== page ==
GUITAR WORLD: It’s been five years since Live took a hiatus/break. Was the expectation always that you’d one day get back together?
The end of Live 1.0 was open-ended. What we knew at the time was that the chemistry that had been so essential to making Live exuberant, exciting and creative had just dissipated. We were a band that could have probably have used a therapist, but like most men, we just decided that separation was the best idea to try to salvage any kind of relationship we had we each other.
During the time of the break/hiatus the clarity that helped solidify everyone’s future was the fact that Ed [Kowalczyk] made it clear he wanted to make solo music, and we made it clear we wanted to make ensemble music. There’s such a difference in the way you do it. You can hear in the transition of Live through our subsequent records how the band became more focused on the singer/songwriter than on ensemble creativity. In my opinion, the thing that always made Live was our ability to play off of each other. When we lost that, the spirit of the band went away.
Read my complete
Interview with Chad Taylor by Clicking Here!
There’s a seductive passion and feel in Malina Moye’s guitar playing, as evidenced by her insanely good new EP, Rock & Roll Baby, which was released October 14.
From the infectious, funk-inspired single “K-yotic” (which features Bootsy Collins) to her take on the Jimi Hendrix classic “Foxey Lady,” Rock & Roll Baby is a high-octane experience of blues power.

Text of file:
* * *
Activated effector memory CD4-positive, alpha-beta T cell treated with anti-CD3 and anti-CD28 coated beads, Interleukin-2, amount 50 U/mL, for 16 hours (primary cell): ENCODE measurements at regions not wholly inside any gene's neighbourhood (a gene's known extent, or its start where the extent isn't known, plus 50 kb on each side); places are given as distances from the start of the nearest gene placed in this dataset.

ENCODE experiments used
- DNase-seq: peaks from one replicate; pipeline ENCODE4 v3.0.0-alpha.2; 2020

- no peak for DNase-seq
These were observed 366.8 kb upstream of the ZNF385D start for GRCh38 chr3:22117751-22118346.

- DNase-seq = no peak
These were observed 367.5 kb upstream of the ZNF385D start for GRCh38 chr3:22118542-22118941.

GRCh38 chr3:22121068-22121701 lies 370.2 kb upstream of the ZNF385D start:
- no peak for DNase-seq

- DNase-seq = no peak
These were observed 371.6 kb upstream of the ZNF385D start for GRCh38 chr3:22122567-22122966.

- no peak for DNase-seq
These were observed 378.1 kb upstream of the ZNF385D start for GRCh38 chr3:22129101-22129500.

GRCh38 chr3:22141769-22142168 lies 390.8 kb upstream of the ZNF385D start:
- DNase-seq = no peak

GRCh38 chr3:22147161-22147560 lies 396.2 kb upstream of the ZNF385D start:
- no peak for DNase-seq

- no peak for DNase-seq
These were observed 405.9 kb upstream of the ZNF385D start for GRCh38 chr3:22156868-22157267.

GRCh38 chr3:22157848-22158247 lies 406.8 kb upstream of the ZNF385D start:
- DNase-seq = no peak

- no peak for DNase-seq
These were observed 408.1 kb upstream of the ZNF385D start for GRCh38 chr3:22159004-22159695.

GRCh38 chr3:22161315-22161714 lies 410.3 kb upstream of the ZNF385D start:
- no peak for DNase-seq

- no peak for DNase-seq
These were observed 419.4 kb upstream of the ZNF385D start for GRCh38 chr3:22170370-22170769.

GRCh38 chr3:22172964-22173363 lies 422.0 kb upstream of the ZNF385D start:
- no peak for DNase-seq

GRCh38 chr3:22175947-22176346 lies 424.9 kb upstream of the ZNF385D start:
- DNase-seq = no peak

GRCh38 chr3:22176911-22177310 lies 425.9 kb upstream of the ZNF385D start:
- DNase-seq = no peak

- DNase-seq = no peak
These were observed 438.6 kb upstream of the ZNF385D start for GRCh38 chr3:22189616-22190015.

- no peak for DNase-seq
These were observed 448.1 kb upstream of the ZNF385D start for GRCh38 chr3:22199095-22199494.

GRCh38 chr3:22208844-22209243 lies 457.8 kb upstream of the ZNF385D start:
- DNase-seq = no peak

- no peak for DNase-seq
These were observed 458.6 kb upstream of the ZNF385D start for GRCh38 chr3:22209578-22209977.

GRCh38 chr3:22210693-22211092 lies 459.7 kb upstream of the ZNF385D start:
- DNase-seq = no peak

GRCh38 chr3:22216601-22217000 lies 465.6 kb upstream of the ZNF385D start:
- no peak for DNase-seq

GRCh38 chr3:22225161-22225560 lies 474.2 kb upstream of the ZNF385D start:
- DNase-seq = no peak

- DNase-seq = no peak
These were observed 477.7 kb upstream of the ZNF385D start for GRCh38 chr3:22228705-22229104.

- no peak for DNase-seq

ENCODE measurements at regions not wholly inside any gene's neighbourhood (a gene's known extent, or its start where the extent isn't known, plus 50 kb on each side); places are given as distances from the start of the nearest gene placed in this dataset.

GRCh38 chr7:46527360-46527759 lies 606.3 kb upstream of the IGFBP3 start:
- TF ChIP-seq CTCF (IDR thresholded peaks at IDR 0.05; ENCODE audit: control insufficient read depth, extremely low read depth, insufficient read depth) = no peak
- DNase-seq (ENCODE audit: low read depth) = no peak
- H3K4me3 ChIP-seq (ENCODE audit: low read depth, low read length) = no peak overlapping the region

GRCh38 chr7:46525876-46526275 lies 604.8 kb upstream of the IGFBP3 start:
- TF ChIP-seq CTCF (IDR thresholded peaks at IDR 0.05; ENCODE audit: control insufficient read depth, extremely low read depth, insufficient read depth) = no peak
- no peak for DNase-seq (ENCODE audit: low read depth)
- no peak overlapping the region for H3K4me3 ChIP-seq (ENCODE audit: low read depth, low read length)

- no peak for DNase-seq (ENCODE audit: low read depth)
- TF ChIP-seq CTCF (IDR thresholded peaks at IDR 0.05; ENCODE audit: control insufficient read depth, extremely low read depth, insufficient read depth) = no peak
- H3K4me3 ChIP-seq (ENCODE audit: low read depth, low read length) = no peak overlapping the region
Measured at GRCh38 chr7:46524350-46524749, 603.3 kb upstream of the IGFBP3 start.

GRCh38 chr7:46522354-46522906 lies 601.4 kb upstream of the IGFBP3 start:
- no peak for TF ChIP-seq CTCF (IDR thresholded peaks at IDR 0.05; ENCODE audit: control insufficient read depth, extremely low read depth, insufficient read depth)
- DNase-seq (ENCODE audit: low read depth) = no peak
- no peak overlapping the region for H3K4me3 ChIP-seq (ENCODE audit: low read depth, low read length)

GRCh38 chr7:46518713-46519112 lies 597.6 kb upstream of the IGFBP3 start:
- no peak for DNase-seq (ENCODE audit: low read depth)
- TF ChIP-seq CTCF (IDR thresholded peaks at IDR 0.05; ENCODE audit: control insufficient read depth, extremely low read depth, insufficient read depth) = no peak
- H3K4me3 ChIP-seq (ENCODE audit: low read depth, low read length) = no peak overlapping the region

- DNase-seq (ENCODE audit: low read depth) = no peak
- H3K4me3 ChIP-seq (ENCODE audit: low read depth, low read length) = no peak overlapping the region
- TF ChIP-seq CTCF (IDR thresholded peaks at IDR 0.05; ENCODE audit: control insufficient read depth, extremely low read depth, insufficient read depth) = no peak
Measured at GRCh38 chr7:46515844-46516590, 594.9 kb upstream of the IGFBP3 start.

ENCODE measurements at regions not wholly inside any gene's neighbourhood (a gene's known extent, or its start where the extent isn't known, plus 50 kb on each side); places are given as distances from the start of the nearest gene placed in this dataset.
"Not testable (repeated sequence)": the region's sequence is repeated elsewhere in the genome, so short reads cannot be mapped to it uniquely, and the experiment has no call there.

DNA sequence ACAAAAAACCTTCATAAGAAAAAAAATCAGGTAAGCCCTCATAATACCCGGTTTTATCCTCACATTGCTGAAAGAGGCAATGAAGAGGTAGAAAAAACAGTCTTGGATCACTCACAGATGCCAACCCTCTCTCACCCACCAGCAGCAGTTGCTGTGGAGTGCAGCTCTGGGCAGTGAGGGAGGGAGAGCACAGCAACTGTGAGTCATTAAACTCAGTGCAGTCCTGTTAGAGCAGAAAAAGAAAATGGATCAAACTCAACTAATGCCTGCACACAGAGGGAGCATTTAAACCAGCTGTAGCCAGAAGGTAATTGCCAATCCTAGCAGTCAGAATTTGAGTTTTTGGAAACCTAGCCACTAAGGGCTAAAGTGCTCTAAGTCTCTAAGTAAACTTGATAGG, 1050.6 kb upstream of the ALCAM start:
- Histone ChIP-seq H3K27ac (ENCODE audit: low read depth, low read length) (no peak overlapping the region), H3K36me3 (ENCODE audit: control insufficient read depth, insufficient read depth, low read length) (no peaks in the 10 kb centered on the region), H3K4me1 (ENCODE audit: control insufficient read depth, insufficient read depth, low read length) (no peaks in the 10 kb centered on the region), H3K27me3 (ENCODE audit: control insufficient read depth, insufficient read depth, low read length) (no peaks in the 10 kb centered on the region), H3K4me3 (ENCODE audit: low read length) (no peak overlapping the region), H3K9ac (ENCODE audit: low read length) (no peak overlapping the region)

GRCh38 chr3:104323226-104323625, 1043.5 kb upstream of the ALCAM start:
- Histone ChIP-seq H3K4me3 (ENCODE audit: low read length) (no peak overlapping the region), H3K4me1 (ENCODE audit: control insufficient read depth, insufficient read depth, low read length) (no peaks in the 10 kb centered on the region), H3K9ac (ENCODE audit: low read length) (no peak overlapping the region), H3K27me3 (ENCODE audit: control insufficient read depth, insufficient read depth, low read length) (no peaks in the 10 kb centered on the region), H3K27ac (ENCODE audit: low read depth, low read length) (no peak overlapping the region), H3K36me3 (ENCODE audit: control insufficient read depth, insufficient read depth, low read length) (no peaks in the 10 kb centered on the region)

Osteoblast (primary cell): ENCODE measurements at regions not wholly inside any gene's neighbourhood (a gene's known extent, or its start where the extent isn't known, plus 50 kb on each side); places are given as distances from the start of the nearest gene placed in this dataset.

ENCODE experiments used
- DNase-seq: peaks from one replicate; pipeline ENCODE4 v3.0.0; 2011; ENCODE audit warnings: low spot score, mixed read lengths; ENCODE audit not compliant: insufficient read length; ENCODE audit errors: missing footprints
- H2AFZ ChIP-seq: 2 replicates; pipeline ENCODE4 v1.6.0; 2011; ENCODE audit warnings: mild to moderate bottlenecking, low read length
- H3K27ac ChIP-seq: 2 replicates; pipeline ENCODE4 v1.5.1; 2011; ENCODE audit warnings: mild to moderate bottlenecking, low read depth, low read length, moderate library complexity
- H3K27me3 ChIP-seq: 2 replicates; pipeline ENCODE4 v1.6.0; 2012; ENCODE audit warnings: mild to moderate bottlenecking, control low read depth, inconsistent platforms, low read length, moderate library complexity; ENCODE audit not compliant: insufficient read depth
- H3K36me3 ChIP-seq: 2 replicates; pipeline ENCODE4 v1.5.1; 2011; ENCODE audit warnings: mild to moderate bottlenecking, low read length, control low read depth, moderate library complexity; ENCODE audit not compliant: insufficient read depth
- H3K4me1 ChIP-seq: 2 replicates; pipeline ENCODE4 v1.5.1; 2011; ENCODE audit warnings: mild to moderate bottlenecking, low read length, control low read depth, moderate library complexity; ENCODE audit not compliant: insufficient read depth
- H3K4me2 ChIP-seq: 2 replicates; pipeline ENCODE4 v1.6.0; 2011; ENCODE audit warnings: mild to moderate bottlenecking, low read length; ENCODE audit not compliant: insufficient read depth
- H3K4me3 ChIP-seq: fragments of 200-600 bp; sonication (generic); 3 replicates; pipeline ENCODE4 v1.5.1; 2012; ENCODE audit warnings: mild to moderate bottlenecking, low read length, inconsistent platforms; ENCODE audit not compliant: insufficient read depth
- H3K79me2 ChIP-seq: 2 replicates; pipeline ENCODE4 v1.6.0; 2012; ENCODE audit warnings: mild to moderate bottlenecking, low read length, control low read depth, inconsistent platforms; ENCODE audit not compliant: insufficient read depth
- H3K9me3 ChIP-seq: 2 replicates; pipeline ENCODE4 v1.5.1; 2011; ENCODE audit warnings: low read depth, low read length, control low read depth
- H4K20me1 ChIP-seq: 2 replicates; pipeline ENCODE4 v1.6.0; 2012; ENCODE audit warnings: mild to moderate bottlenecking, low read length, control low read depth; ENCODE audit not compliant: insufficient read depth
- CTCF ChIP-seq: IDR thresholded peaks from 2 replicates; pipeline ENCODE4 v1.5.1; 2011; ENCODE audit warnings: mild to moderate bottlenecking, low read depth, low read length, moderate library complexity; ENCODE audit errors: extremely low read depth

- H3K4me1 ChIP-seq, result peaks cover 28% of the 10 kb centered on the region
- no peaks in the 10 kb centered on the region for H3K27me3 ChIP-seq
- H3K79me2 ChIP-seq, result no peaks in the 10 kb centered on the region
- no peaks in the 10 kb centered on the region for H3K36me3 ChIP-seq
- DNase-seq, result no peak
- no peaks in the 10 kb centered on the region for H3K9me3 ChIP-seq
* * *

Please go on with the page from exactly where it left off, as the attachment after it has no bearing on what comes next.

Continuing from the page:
In addition to being an in demand performer on her own, Moye also has taken part in the Experience Hendrix Tour alongside guitar greats Buddy Guy, Jonny Lang and Kenny Wayne Shepherd. She also had the distinct privilege of honoring the Queen of England’s 60-year reign by performing her own rendition of “God Save the Queen.”
I recently spoke with Moye about her new album, her gear and more.
How would you describe Rock & Roll Baby?
It’s an in-your-face combination of Led Zeppelin meets Sly and the Family Stone, with a little bit of Hendrix thrown in. I love real music and the feeling it gives you. As a guitar player, I love the freedom of being able to express who I am in my solos. This is me, and this album is what I’m about.
What’s your songwriting process like?
It varies. Sometimes I’ll be on an acoustic and be messing around with riffs. Other times I’ll hear melody in my head and sing it into my phone so I can go back to it later. Then I’ll pick up my guitar and start putting the pieces together. Music can literally speak to you. It will tell you what it has to say. You just have to be open to it.